Management and governance – while closely intertwined in practice – are best understood as separate activities. Management pertains to using the means and carrying out the actions to achieve a certain objective, i.e. “the process of assembling and using sets of resources in a goal-directed manner to accomplish tasks in an organization”.[1] For example, a given territory can be managed to ensure the maintenance of its ecological functions through various steps: planning; organising; budgeting and allocating resources; carrying out various activities, including surveillance and enforcement of rules; monitoring results; evaluating and re-adjusting plans according to lessons learned; etc. The necessary resources may include human resources with relevant capacities, experience and skills; financial resources; various types of information (e.g., legislation, ecological data, financial markets); as well as natural resources (e.g., land, water, seeds, animal and plant species, pollinators).

In the context of processes by which ICCAs—territories of life are maintained and strengthened by their custodians, management usually includes mapping the territory of life; demarcating its borders and essential features; understanding, as a group, what is needed to achieve the goals identified by the community; enforcing the rules of access and use agreed by the community (possibly compiled into a community protocol; see #Indigenous customary law and community protocols; #Appropriate support); carrying out surveillance to secure respect of the rules; stopping and retributing violators; gaining some income for the community to sustain surveillance and other on-going necessary activities; etc.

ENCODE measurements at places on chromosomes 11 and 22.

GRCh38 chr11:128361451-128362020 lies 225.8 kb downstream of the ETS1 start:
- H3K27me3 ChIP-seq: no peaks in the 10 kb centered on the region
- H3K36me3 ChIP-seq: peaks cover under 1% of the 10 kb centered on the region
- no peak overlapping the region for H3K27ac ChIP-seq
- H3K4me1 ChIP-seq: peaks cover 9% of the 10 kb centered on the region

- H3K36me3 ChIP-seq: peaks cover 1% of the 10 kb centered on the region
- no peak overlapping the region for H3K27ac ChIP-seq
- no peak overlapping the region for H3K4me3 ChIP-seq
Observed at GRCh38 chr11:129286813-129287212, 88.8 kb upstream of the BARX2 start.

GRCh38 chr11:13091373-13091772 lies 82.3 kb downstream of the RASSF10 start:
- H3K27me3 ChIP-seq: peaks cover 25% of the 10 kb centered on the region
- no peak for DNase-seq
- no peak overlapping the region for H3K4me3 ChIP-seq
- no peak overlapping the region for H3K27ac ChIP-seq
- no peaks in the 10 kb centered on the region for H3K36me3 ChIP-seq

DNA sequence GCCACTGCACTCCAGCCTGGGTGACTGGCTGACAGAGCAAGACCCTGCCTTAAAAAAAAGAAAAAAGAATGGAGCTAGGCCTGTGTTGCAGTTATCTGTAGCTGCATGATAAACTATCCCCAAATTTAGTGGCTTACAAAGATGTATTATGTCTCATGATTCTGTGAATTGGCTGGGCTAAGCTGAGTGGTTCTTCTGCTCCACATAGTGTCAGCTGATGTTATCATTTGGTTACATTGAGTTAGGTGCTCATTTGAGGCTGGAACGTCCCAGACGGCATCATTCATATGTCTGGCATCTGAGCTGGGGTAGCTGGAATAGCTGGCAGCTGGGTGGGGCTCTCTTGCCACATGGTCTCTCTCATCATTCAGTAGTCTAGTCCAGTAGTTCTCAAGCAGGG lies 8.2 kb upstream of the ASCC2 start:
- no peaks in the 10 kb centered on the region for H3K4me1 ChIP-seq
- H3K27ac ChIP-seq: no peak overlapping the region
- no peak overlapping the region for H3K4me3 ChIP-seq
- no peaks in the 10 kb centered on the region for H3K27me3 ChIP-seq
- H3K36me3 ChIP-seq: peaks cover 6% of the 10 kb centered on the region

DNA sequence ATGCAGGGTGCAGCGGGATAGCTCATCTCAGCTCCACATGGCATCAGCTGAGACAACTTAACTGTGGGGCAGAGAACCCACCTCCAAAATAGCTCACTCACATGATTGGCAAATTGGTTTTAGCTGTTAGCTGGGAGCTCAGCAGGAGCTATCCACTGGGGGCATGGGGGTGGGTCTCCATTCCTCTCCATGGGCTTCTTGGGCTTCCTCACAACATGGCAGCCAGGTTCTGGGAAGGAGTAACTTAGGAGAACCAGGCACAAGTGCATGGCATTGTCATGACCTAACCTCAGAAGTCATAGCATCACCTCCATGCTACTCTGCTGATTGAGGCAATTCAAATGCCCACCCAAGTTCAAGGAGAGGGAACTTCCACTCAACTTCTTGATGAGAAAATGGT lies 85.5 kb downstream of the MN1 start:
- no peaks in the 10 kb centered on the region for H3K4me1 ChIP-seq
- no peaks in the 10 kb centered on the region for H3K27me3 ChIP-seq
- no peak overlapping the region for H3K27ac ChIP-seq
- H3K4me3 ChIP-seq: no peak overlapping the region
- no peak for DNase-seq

While a community governance role is necessary to have an ICCA—territory of life, a management role is not. Thus, if a state ‘delegates’ the management of a territory of life to an indigenous people or local community, or proposes a co-management arrangement to them, this generally falls short of true recognition of their rights of self-determination.  

Some custodian peoples and communities chose not to directly manage their territories and areas and the natural resources found therein. This could be for technical reasons (lack of technology or equipment), legal reasons (safety requirements) or practical reasons (lack of manpower). Their custodianship role is exercised through their governance, while the implementation of the decisions (management) is entrusted to others.[2]

Key references:

Hitt, Black and Porter, 2011; Kothari et al., 2015; Worboys and Trzyna, 2015.

[1] Hitt, Black and Porter, 2011, page 4.

[2] For instance, they may not be the ones who cut or harvest trees, leaving such activities to hired professionals, or they may sign a land stewardship agreement with an NGO in charge of monitoring key species in their territory.